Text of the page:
I am just so impressed with this pattern and design and I love learning new techniques and skills to bring my amigurumi to the next level. I find that Japanese artists are so creative and ingenioius in the way they design their amigurumi (e.g. the ball joint of Link here and the leg chains of this elephant). I hope that I can incorporate some of these techniques into my future designs and keep expanding my repertoire of crochet skills as I continue making my own and trying other people’s patterns. Thank you to Rani and Fannie who translated the original Japanese pattern into Spanish and French respectively and greatly helped me in my task to bring this amazing pattern to an English audience! I hope that you enjoyed reading about and seeing the making of Gris and Rosie :) The free English translation will be up on my blog shortly!
just finished an 8-10 page paper in 11 hours (with dinner and shower time included) woot, i’m doing pretty good!~
One more 10 page paper stands in the way of graduation
PROOF that sometimes what’s broken is beautiful!
A reminder of my goal, always. I mentioned this a little while back but Aunt Martha sent this to me after her visit. I don’t want to share the letter (because it’s personal and I just want to keep it to myself) but I think I may end up framing this magazine clipping for my room to remind me of where I’m going.
It’s scary to put a name on my dream. But Aunt Martha is right. This is my calling.
Loud and clear.
Group Psychoeducation Jeopardy: Make psychoeduation more engaging by turning it into a game. Here are some tech and diy options:
I just ended my internship at a residential treatment for children with emotional and behavioral problems.
My client that i’ve had since September is really attached to me. He was a total wreak today saying goodbye and so was i. i cried on the way home from work.
I am definitely going to go through withdrawal.
Hey, I need your help! Based on the numerous requests that I get about free trauma trainings, I’m thinking of creating a FREE online course on trauma that anyone can take. It will use the latest research and information to teach you about trauma in your own lives or get a sense of how to support others, or even notice things that others may miss in classmates and coworkers.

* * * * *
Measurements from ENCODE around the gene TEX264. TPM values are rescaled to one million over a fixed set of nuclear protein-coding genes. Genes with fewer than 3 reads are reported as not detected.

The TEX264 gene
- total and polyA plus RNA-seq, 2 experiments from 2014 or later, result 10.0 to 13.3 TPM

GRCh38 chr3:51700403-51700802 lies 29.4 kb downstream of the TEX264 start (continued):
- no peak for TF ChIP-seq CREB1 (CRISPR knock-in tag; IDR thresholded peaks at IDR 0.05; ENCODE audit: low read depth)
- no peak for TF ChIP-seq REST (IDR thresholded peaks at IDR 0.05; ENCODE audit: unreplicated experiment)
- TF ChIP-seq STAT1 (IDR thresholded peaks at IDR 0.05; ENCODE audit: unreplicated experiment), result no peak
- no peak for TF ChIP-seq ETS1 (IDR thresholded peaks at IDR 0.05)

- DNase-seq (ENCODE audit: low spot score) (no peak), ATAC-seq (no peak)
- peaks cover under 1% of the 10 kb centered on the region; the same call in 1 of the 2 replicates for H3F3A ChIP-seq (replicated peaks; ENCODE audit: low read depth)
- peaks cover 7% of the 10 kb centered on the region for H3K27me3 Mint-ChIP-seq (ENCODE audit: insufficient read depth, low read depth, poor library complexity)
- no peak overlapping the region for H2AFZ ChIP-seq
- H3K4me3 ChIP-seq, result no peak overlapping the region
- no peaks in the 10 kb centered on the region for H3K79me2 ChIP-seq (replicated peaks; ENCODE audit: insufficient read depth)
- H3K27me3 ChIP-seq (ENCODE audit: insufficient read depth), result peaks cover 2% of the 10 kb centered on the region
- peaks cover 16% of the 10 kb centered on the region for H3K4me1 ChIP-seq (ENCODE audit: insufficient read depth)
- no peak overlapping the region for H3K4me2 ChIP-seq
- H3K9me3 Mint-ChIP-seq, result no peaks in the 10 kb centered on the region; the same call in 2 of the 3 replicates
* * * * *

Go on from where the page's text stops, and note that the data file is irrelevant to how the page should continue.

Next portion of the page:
But I need to get a sense of interest, especially since I’m talking with an established expert in the trauma field to collaborate on this and I want to demonstrate that there is substantial interest. So REBLOG if you’d want to take this free course to be a certified TIP (which would mean nothing officially but something practically). Also, you can send me an ‘ask’ with suggestions for topics if you think you have one that might be missed -traumatherapist
Yesss!!! It is incredibly important to be trauma-informed. Please reblog if would be interested in taking advantage of this training.
They already have good online trauma focused CBT course.
That’s true—the TF-CBT course is excellent and I have mentioned it on my blog before. The course I’m proposing is quite different:
The TF-CBT course is only for clinicians and graduate students in certain programs, whereas my course is open to everyone.
Because it is for clinicians, it really Is just a tutorial on using TF-CBT, one type of trauma therapy. My course will be an overview of trauma, from events that cause trauma to the neurobiology of trauma to vulnerable populations to trauma symptoms to different evidence based treatments.
The TF-CBT course focuses on the treatment of children, and mine will look at the impact and treatment of everyone.
I would also love to learn more about incorporating mindfulness into my practice with individuals with a history of trauma. So if you know of any resources, please share or incorporate into the training~